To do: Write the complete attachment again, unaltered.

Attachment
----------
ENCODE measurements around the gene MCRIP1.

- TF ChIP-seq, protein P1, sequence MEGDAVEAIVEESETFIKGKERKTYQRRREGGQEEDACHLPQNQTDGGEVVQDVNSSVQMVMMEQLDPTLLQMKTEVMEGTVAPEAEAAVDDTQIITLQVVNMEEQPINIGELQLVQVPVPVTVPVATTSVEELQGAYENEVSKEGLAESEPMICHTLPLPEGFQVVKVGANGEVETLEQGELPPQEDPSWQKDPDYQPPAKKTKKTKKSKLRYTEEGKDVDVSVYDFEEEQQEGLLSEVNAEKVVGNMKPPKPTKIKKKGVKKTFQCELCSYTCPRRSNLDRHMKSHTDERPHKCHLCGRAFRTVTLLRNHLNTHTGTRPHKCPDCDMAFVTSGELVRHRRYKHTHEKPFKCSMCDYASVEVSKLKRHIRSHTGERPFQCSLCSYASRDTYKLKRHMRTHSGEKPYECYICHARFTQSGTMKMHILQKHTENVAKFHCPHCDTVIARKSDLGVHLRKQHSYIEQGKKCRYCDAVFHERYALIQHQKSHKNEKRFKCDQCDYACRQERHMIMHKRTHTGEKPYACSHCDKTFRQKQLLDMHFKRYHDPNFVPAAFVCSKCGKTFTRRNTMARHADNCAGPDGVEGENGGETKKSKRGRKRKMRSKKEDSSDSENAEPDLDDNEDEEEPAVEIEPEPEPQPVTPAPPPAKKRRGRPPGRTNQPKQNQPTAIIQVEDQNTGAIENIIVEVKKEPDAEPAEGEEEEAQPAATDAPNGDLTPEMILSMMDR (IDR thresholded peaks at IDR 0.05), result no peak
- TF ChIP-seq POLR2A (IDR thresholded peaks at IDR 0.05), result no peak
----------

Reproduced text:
ENCODE measurements around the gene MCRIP1.

- TF ChIP-seq, protein P1, sequence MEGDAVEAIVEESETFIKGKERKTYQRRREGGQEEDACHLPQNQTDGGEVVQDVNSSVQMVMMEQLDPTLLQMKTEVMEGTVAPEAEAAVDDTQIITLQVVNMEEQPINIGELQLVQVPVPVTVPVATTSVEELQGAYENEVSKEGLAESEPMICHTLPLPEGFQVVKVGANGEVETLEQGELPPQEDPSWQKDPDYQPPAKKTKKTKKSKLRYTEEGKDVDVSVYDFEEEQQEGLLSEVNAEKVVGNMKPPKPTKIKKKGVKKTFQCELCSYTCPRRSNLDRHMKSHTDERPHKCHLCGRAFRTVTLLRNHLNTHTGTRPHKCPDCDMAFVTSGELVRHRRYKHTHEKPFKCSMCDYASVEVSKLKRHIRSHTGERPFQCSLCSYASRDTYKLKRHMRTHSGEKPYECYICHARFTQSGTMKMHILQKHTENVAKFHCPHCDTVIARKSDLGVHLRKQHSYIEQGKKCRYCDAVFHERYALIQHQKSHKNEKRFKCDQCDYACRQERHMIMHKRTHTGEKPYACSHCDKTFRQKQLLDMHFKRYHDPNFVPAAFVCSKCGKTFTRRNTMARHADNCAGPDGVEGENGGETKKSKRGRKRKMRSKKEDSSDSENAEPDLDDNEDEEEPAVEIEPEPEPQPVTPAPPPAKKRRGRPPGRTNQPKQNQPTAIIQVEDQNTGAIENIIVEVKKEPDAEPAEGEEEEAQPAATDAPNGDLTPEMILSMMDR (IDR thresholded peaks at IDR 0.05), result no peak
- TF ChIP-seq POLR2A (IDR thresholded peaks at IDR 0.05), result no peak